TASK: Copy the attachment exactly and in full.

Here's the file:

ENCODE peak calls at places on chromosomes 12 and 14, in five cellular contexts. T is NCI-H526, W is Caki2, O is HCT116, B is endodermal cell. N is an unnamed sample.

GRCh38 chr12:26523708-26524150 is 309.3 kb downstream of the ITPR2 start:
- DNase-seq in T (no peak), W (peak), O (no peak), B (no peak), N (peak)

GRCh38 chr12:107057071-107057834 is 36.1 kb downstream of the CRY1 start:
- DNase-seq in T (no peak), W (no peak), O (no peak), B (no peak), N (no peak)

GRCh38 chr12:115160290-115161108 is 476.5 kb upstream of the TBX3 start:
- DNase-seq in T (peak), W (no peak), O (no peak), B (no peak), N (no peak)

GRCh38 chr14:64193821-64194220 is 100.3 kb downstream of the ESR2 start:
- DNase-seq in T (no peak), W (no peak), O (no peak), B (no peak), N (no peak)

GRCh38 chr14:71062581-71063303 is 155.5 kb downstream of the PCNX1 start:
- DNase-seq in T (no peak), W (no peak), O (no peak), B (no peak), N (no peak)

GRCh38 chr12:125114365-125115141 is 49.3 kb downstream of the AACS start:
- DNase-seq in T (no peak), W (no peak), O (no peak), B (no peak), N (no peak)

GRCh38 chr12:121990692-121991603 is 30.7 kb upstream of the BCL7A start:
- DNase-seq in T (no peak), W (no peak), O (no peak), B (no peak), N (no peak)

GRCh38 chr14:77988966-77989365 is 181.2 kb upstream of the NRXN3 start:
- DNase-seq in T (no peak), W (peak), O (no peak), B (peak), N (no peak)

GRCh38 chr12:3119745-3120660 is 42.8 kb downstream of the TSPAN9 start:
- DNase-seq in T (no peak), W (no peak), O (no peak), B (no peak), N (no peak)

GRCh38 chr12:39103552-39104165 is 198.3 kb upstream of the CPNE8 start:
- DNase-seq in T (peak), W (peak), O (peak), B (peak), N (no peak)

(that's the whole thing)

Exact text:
ENCODE peak calls at places on chromosomes 12 and 14, in five cellular contexts. T is NCI-H526, W is Caki2, O is HCT116, B is endodermal cell. N is an unnamed sample.

GRCh38 chr12:26523708-26524150 is 309.3 kb downstream of the ITPR2 start:
- DNase-seq in T (no peak), W (peak), O (no peak), B (no peak), N (peak)

GRCh38 chr12:107057071-107057834 is 36.1 kb downstream of the CRY1 start:
- DNase-seq in T (no peak), W (no peak), O (no peak), B (no peak), N (no peak)

GRCh38 chr12:115160290-115161108 is 476.5 kb upstream of the TBX3 start:
- DNase-seq in T (peak), W (no peak), O (no peak), B (no peak), N (no peak)

GRCh38 chr14:64193821-64194220 is 100.3 kb downstream of the ESR2 start:
- DNase-seq in T (no peak), W (no peak), O (no peak), B (no peak), N (no peak)

GRCh38 chr14:71062581-71063303 is 155.5 kb downstream of the PCNX1 start:
- DNase-seq in T (no peak), W (no peak), O (no peak), B (no peak), N (no peak)

GRCh38 chr12:125114365-125115141 is 49.3 kb downstream of the AACS start:
- DNase-seq in T (no peak), W (no peak), O (no peak), B (no peak), N (no peak)

GRCh38 chr12:121990692-121991603 is 30.7 kb upstream of the BCL7A start:
- DNase-seq in T (no peak), W (no peak), O (no peak), B (no peak), N (no peak)

GRCh38 chr14:77988966-77989365 is 181.2 kb upstream of the NRXN3 start:
- DNase-seq in T (no peak), W (peak), O (no peak), B (peak), N (no peak)

GRCh38 chr12:3119745-3120660 is 42.8 kb downstream of the TSPAN9 start:
- DNase-seq in T (no peak), W (no peak), O (no peak), B (no peak), N (no peak)

GRCh38 chr12:39103552-39104165 is 198.3 kb upstream of the CPNE8 start:
- DNase-seq in T (peak), W (peak), O (peak), B (peak), N (no peak)